Marijuana use linked to testicular cancer?

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CINCINNATI (WKRC) – As marijuana becomes legal in many states for medical and recreational use, we are beginning to learn more about its potential benefits and risks.

Just a few weeks ago, a new study was released suggesting all health care providers should start screening for marijuana use, just like we ask health history questions now about tobacco use. A review article on marijuana use in the Journal of the American College of Cardiology says not only is some marijuana becoming more potent, but smoking marijuana appears to carry many of the same cardiovascular health risks as smoking tobacco.

Dr. Mohan Brar is an interventional cardiologist at St. Elizabeth Healthcare.

“The impacts could be alterations to the blood pressure and heart rate. Contrary to the normal belief that it helps relax people, it may actually increase your heart rate. It may increase the blood pressure and that would put more stress on the heart. It does have far-reaching effects besides just being a recreational drug,” Dr. Brar said.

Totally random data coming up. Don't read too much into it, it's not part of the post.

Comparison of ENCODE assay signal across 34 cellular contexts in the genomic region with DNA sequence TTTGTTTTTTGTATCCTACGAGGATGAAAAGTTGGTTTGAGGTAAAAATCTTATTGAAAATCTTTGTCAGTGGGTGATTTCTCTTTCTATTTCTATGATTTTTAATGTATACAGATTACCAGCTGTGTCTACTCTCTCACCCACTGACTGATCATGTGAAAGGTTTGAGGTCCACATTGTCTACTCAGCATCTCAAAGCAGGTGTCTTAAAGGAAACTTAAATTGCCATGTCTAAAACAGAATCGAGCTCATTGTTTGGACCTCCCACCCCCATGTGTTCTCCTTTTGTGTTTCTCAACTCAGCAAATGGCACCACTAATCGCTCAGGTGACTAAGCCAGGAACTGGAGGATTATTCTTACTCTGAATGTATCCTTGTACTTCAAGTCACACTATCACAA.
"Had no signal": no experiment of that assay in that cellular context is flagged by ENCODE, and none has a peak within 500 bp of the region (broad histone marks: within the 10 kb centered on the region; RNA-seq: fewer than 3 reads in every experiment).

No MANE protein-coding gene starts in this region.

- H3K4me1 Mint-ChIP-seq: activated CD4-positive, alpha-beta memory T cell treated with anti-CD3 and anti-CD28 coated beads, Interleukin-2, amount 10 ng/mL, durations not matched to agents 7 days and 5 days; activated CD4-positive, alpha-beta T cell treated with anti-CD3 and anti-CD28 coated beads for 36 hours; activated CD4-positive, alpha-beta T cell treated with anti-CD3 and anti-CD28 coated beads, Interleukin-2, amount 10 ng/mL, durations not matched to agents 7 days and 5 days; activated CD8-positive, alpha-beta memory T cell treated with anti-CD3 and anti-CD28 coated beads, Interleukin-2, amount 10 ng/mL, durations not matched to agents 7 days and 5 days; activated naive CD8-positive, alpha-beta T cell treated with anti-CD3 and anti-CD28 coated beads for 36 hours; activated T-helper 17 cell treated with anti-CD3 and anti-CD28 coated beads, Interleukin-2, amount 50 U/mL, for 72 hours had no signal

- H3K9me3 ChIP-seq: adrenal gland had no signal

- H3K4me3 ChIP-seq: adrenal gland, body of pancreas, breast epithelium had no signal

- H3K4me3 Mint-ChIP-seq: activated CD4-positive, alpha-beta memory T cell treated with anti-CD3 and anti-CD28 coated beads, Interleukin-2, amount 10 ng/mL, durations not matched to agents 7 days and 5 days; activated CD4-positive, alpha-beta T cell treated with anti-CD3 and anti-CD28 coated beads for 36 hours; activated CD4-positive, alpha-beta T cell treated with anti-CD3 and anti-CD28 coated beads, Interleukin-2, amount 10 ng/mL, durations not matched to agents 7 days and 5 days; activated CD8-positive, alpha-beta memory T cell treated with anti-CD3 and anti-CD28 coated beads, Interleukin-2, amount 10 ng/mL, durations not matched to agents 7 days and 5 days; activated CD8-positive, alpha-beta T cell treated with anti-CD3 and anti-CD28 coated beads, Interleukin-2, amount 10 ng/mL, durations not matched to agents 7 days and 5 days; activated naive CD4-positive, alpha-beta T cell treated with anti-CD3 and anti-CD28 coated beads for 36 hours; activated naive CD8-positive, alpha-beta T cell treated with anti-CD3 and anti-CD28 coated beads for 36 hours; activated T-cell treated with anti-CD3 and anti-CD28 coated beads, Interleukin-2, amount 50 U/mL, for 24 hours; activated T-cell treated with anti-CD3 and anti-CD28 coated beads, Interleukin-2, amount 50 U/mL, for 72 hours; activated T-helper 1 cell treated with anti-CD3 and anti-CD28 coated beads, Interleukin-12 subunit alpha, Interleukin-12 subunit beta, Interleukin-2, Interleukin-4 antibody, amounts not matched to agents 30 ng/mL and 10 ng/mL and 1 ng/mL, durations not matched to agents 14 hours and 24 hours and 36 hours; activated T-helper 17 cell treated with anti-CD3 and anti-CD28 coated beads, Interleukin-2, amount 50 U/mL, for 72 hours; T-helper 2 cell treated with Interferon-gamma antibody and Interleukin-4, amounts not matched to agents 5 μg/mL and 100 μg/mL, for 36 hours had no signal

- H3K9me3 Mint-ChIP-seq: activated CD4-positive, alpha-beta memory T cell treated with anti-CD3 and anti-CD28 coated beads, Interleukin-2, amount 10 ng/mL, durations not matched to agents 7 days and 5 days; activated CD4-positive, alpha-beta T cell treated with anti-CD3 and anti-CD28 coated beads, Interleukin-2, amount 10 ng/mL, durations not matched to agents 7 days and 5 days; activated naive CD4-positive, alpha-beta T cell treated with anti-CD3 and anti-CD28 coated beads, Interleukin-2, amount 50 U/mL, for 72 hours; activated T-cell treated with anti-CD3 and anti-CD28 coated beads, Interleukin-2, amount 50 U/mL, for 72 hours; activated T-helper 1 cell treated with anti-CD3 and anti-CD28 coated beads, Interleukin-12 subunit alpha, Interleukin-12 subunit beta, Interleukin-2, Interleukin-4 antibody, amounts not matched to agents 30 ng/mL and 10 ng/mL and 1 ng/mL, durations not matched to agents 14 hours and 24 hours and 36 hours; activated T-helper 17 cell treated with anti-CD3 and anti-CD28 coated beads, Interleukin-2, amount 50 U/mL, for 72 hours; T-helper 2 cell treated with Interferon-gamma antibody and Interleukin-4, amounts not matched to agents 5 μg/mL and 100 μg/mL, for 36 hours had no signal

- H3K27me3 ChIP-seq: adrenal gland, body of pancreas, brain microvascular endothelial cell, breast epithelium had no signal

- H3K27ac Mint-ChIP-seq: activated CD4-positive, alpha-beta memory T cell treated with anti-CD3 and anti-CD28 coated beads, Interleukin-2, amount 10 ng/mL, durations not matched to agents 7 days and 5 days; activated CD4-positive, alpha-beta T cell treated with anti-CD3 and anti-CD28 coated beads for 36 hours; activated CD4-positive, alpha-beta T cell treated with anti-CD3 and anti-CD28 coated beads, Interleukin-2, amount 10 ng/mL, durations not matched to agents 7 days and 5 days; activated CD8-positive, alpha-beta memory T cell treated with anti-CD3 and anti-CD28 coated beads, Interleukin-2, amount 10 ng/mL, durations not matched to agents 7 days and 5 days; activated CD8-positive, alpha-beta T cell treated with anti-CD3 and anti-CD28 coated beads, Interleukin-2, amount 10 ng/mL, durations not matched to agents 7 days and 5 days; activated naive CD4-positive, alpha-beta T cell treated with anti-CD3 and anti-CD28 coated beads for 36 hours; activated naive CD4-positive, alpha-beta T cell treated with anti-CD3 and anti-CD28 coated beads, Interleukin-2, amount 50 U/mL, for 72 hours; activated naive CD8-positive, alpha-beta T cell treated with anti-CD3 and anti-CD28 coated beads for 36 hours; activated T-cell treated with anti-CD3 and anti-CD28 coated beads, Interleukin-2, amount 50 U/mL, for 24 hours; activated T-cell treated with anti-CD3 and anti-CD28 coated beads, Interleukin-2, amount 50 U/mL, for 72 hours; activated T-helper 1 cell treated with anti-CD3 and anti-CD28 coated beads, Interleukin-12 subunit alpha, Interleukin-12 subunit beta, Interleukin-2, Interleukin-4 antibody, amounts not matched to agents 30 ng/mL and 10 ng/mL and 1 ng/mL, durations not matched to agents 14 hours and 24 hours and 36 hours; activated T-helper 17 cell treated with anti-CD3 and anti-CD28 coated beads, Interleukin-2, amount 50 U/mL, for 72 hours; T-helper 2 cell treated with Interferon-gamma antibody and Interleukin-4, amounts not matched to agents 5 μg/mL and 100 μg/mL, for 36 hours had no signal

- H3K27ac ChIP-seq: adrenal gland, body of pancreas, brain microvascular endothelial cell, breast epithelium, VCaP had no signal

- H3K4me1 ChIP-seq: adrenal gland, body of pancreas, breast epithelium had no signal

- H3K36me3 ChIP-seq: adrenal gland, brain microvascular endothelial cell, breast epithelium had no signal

To explore those far-reaching effects further, researchers in JAMA Network Open wanted to find out if there’s a connection to marijuana and cancer.

After analyzing more than two dozen studies, they concluded there was not enough evidence in these studies to link marijuana to common cancers like lung cancer, head and neck cancer or oral cancer. But what may surprise you was that they did find a possible link to smoking marijuana and testicular cancer.

“There was a slightly higher risk of testicular cancer in patients who were marijuana smokers for more than 10 years,” said Dr. Abhinav Sidana.

Dr. Sidana cares for patients with urologic cancer at the University of Cincinnati. He says it’s important to note something, however:

“It’s an association, which means they co-exist. It doesn’t mean marijuana exposure causes testicular cancer,” said Dr. Sidana.

While there are a few known things that do appear to raise testicular cancer risk, Dr. Noah Allen, a urologist at St. Elizabeth Healthcare, says it’s too soon to say marijuana use is one of them.

“As far as causes, there are some things that we know are direct causes of testicular cancer. The most common thing would be an undescended testicle,” Dr. Allen said. “It’s hard to say one way or another if testicular cancer is affected by marijuana. Based on that meta-analysis, I probably wouldn’t recommend it one way or another. I think there’s just not enough data.”

While further studies are needed to get that data, this meta-analysis looked at the cancer association in those who had what would be the equivalent of one joint per day for one year to reach these conclusions.

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